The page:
Emergency crews have started assessing the damage caused by Debbie, which struck the coast of Queensland State on Tuesday with winds up to 260 kilometers an hour. However, roads blocked by trees and other debris have partially hampered the efforts.
The storm cut power supplies to more than 63,000 people. It also washed battered yachts ashore and ripped roofs off houses and devastated some of the region’s tourist hotspots.
“Nature has flung her worst at the people of Queensland,” Australian Prime Minister Malcolm Turnbull told reporters at the Crisis Coordination Centre in Canberra.
The cyclone also shut down coal mines in the Bowen Basin region.
Queensland state police deputy commissioner Steve Gollschewski told Australian Broadcasting Corporation television, however, that most of the major infrastructure remained “intact.”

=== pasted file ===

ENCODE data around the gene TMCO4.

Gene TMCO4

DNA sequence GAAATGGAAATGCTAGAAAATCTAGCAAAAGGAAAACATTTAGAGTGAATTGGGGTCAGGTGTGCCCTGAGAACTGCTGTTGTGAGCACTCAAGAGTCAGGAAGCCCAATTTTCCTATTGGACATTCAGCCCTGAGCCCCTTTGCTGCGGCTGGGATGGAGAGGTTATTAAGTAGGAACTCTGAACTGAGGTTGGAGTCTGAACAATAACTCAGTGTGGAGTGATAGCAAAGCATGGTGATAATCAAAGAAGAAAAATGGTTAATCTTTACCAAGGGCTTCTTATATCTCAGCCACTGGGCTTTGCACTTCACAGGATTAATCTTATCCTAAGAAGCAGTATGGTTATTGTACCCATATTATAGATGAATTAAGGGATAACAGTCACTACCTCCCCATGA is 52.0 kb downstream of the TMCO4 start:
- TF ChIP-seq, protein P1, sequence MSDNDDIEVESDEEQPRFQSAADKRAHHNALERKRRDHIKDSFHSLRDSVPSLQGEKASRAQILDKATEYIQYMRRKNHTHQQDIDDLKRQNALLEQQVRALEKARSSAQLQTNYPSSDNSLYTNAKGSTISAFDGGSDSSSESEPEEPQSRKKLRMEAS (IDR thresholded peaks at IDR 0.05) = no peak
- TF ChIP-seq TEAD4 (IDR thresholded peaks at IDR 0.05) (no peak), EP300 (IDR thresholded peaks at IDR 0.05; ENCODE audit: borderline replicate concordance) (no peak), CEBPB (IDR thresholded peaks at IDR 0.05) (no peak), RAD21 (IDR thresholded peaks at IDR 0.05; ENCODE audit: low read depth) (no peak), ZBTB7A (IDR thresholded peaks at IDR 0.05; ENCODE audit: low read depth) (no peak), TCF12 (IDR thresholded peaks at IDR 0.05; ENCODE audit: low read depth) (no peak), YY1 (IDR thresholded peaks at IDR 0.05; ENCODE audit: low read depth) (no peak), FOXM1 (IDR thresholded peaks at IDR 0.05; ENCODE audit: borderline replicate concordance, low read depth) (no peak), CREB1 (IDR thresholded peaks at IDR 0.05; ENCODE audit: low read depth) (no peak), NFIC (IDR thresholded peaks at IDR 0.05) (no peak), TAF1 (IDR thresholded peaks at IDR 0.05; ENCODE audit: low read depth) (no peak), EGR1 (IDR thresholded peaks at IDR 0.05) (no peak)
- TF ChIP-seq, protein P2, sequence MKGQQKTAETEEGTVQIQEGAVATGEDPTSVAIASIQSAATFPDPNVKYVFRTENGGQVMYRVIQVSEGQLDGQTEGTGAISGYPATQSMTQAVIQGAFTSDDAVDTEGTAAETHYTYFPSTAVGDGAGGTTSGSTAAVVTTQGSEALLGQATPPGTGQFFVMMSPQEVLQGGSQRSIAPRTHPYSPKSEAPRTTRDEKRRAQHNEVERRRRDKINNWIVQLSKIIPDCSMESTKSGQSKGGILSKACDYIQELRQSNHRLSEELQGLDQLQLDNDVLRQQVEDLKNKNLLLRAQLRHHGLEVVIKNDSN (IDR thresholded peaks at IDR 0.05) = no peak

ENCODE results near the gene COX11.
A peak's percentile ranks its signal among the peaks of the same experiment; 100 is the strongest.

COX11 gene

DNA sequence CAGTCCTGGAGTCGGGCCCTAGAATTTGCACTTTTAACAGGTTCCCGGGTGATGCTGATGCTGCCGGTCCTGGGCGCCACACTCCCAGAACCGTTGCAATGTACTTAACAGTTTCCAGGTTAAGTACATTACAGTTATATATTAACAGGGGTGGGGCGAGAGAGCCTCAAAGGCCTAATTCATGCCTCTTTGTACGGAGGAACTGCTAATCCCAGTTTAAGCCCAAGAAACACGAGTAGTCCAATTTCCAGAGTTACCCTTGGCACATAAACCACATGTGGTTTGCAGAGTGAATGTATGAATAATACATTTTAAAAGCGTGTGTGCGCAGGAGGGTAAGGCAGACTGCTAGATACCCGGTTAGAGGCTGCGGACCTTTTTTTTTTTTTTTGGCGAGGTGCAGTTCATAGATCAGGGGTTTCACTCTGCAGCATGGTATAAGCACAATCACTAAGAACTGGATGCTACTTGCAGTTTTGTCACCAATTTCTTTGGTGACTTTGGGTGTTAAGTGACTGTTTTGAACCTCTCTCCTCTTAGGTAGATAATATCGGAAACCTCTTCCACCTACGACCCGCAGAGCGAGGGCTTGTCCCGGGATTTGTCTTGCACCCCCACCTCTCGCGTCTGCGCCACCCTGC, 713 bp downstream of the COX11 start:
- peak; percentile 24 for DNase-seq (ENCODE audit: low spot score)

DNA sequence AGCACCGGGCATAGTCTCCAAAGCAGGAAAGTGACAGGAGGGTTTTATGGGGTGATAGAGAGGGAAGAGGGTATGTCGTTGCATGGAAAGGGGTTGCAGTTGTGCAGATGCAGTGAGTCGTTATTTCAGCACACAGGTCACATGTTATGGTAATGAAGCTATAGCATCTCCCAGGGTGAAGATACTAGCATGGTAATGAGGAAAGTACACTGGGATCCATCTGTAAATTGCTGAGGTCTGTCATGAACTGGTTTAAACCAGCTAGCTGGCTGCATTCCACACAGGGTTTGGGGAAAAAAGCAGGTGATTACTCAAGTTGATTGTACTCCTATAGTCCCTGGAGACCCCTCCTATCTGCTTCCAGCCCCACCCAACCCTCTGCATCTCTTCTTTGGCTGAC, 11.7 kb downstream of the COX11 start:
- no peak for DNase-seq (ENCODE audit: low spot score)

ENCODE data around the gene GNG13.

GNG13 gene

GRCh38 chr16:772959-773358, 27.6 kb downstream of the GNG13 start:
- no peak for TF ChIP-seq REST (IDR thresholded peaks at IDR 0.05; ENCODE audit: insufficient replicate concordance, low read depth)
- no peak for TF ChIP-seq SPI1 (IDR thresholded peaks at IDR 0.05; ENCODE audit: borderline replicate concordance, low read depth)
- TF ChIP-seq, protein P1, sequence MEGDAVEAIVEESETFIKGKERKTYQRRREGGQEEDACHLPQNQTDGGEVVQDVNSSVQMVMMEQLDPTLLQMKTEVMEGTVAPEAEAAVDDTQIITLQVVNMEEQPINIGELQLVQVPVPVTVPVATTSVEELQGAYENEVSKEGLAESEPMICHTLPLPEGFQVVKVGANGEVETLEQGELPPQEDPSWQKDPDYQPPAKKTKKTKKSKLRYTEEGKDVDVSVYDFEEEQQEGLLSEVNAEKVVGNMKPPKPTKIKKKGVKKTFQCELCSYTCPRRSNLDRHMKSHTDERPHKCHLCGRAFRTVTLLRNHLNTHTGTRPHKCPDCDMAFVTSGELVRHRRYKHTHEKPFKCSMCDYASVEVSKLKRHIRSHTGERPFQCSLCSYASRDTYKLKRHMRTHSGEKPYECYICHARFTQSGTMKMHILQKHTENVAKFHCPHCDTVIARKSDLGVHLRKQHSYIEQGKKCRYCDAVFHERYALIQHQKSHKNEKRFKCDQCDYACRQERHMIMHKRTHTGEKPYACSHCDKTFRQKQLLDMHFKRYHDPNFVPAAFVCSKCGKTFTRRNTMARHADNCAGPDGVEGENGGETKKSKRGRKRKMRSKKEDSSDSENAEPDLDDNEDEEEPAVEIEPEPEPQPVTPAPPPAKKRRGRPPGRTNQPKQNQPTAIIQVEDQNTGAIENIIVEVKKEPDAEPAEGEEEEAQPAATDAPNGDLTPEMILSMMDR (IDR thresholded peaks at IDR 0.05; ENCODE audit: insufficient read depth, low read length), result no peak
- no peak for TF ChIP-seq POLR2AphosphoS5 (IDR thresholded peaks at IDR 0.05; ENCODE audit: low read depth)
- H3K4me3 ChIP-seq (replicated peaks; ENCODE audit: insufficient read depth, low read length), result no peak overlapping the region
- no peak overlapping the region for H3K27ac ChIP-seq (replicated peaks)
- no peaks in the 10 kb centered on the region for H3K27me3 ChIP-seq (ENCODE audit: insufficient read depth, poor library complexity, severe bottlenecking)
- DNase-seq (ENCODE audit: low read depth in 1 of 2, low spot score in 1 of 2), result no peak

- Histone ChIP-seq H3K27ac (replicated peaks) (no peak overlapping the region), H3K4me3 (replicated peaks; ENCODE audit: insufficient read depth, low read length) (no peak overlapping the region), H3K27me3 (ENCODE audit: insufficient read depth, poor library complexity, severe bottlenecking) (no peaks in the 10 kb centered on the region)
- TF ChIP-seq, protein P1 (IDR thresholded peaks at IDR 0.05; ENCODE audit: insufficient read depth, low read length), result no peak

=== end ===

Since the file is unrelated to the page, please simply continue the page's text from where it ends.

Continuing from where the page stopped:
“It’s looking promising in terms of being able to rebuild promptly with most of the major infrastructure intact,” Gollschewski said.
“We’re still struggling to get in there, however,” he added, noting planes and boats were being used to bring army personnel and emergency workers to areas cut off.
No deaths were reported from the powerful storm, but two people were injured, police said.
The category-four storm weakened as it moved inland and was downgraded to a tropical low by Wednesday morning. However, flood and poor weather warnings were still in place statewide.